On the flip side, you can use customer journey analytics to find those particular touch points that prove to be an obstacle, such as a call to the call center to do manual signup, at which point most customers are abandoning their journey. A deeper investigation may reveal that the average wait times for the call center are higher than industry standards. Now you can take remedial steps and monitor the journey to see if there have been improvements in signup rates.
A Wine Accessories Company Uses Customer Journey Analytics to Increase Customer LTV
A premium wine accessories company used customer journey analytics to improve loyalty program registrations, increase cross-channel engagement and build long-term customer relationships, as the majority of their profit comes from repeat purchases rather than the initial sale. In this way, they hoped to increase the lifetime value (LTV) of their brick-and-mortar customers and position the company for continued growth.
The marketing team used customer journey analytics to analyze millions of point-of-sale transactions and connect them with loyalty program registrations, email responses and online behavior. They discovered how the customer journey differed for each buyer persona and identified the optimum paths each followed from engagement to loyalty and repeat purchases.
Using customer journey analytics, the company quickly discovered which marketing campaigns were most effective at turning their in-store customers into repeat, online customers. Ultimately, they discovering the programs that most increased engagement, improved loyalty and contributed to building long term relationships with their customers—all of which ultimately contributed to a significant increase in customer LTV and continued revenue growth.
5. Boost Your Return on Marketing (ROMI)
CMO spending on technology continues to increase. According to the 2016-2017 CMO Spend Survey from Gartner Research, 27% of the marketing expense budget is now allocated to technology, or 3.24% of revenue. That’s higher than what CMOs spend on paid media (22%) and almost on par with labor (28%).
While marketers are adding technology at a furious pace, many of these technologies are way underutilized. Customer journey analytics platforms can unify and improve the effectiveness of existing marketing technology stacks.
Customer journey analytics platforms collect data from every touchpoint as customers interact with companies across multiple channels, over time. This includes data from website (pages viewed, forms submitted, etc.), CRM (demographic information, account-level information, etc.) call center (call reason, call issue, handling time), e-commerce and point-of-sale systems (transaction value, product selection etc.), email (sent, opened, clicked) and many other sources.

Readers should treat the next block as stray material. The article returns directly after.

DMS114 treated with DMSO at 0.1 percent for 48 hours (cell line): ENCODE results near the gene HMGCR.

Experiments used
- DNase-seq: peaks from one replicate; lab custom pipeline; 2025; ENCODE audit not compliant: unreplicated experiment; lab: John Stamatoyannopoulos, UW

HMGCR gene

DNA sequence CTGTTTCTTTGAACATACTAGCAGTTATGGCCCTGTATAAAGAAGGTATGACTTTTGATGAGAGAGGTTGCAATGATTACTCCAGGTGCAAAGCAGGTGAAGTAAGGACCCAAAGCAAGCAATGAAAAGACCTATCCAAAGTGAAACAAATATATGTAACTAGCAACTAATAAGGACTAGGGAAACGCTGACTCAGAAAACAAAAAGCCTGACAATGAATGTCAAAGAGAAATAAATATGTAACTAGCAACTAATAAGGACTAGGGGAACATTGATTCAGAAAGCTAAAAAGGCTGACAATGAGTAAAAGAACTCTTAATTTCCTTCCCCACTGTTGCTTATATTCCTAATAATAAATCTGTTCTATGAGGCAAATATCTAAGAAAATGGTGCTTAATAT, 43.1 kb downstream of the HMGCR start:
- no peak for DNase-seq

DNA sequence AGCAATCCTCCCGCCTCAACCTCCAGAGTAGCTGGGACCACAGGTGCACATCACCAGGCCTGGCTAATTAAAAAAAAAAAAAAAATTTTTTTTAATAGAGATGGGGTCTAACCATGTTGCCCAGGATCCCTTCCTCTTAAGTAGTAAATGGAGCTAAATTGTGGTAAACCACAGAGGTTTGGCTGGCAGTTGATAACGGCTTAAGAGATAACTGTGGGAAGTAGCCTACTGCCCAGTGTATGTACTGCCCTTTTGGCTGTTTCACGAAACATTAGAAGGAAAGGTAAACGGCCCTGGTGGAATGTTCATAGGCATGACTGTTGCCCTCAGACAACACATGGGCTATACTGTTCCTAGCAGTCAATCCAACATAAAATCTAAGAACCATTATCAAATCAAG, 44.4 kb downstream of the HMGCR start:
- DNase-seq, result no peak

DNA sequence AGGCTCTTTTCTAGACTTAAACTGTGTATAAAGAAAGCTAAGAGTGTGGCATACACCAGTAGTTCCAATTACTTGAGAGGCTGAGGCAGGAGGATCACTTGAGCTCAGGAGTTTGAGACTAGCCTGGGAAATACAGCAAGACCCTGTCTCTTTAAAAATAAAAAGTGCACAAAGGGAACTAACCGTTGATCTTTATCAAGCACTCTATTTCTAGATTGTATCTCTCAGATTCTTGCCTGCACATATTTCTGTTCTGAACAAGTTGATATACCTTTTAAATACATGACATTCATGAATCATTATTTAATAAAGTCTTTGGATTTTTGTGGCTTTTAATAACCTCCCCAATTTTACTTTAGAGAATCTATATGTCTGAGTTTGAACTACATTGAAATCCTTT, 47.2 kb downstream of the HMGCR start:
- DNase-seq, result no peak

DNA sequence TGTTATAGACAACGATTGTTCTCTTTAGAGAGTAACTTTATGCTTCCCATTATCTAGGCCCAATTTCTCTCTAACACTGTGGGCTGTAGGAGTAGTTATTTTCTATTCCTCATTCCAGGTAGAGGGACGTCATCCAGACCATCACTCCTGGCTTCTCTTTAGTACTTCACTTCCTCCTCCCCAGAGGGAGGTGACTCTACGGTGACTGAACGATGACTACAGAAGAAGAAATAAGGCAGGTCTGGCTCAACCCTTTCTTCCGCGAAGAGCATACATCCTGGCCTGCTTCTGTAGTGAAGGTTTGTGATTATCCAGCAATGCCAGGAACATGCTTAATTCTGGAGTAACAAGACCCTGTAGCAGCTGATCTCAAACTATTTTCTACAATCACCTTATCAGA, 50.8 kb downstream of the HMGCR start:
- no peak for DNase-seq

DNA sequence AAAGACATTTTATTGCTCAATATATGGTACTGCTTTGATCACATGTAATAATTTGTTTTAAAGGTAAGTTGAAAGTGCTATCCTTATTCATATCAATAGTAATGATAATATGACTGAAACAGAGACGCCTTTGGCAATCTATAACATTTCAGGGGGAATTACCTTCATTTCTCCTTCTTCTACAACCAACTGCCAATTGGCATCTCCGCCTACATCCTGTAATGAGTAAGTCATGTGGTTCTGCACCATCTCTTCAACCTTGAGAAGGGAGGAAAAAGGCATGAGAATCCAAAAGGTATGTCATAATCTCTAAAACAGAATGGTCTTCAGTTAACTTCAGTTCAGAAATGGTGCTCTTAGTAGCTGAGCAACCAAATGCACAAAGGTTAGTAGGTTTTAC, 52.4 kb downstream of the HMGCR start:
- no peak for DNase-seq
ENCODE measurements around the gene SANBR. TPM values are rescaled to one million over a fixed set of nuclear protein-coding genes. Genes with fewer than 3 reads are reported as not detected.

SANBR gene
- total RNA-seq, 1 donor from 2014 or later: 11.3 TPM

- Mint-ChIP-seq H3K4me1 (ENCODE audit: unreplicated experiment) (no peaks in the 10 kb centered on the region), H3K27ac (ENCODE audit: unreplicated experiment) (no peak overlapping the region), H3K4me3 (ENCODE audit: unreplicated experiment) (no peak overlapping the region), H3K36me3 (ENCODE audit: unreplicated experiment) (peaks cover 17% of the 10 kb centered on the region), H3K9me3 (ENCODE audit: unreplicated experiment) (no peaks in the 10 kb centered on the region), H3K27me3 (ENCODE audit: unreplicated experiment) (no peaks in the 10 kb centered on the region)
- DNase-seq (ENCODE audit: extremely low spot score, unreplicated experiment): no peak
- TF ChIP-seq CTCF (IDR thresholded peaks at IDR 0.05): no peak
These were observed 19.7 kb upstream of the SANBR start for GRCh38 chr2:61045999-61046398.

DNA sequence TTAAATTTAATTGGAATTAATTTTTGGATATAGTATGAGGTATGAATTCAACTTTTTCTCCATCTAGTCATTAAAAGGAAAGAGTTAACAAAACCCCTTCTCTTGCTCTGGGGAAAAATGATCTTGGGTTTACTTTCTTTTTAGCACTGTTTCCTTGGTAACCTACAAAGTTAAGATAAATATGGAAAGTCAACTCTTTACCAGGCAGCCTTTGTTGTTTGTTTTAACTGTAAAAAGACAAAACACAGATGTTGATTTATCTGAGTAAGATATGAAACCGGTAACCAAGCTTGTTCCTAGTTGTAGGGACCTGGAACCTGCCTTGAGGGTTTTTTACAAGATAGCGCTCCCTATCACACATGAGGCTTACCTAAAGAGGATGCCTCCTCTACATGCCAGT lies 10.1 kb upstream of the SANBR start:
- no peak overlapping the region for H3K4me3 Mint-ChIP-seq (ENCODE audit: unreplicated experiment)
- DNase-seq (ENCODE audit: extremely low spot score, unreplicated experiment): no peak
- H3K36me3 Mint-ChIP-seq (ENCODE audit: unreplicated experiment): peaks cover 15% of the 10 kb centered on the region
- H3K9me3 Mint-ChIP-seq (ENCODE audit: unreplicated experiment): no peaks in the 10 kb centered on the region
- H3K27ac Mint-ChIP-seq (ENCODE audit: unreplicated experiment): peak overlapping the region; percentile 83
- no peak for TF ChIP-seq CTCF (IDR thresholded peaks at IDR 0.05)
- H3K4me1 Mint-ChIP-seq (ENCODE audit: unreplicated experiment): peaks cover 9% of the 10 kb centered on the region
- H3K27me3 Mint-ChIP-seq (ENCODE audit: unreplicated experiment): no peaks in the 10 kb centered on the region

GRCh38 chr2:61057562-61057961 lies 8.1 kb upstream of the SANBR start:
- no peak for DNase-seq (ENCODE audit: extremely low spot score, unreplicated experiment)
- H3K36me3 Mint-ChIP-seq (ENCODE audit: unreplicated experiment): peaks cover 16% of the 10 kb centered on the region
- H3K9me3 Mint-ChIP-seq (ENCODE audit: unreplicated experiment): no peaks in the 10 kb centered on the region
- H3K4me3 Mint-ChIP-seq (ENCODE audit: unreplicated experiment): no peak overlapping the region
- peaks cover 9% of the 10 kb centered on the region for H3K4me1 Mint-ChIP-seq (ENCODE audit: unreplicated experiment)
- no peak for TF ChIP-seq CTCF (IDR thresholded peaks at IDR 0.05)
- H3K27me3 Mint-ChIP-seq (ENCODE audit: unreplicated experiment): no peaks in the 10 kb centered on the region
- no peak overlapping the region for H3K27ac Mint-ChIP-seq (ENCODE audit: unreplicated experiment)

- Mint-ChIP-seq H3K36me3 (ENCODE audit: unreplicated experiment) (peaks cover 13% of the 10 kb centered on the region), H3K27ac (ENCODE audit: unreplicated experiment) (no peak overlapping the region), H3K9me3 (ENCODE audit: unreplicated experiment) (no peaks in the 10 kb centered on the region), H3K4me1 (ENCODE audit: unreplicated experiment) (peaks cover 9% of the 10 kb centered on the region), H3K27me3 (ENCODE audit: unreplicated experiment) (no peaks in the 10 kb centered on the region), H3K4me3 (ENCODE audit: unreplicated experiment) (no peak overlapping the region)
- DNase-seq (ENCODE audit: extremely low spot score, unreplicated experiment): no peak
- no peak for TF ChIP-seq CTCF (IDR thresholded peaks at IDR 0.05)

Once you’ve discovered the most important journeys, the next step is to deliver personalized experiences using your existing marketing tools based on each customer’s individual behavior. The unique engagement needs of each individual customer can be met by defining triggers at key points of the most important journeys to enable engagement through the optimal touchpoint using your existing marketing stack.
Starbucks Uses Customer Behavior to Attain Threefold Improvement in Email Response Rates
Starbucks has been leading the way in integrating disparate technologies to provide a consistent customer experience worldwide and significantly increase Marketing ROI in the process.
Starbucks has made changes to everything from their rewards program to food and drink suggestions. Their martech stack spans the entire customer journey and takes into account everything from individual product preferences and weather data to buying patterns and even incorporates third-party information. They redesigned their email program to automatically create 400,000 personalized versions of emails every week, leading to a threefold improvement in response rates.
“Each email,” says Gerri Martin-Flickinger, Starbucks’ Chief Technology Officer, “is uniquely generated based on every individual customer’s behaviors and anticipated behaviors. The real-time personalization engine uses a lot of different inputs. Some of those are very specific to the individual, like their preferences, their buying patterns, but others are very contextual, like weather . . . or third-party data that gives us information that may be helpful to our algorithm. . . . This tends to drive up ticket and transactions.”
Now It’s Your Turn
Today, leading companies are increasingly thinking in terms of end-to-end customer journeys and using customer journey analytics to understand behaviors and shape experiences. This is leading to differentiation from competitors, higher customer satisfaction scores, better return on marketing investment, increased upsell/cross-sell and ultimately higher revenue.
The examples discussed here show that a wide variety of industries are using customer journey analytics to reach their business goals. As a recent McKinsey article concludes, “delivering a distinctive journey experience makes it more likely that customers repeat a purchase, spend more, recommend to their friends, and stay with your company.”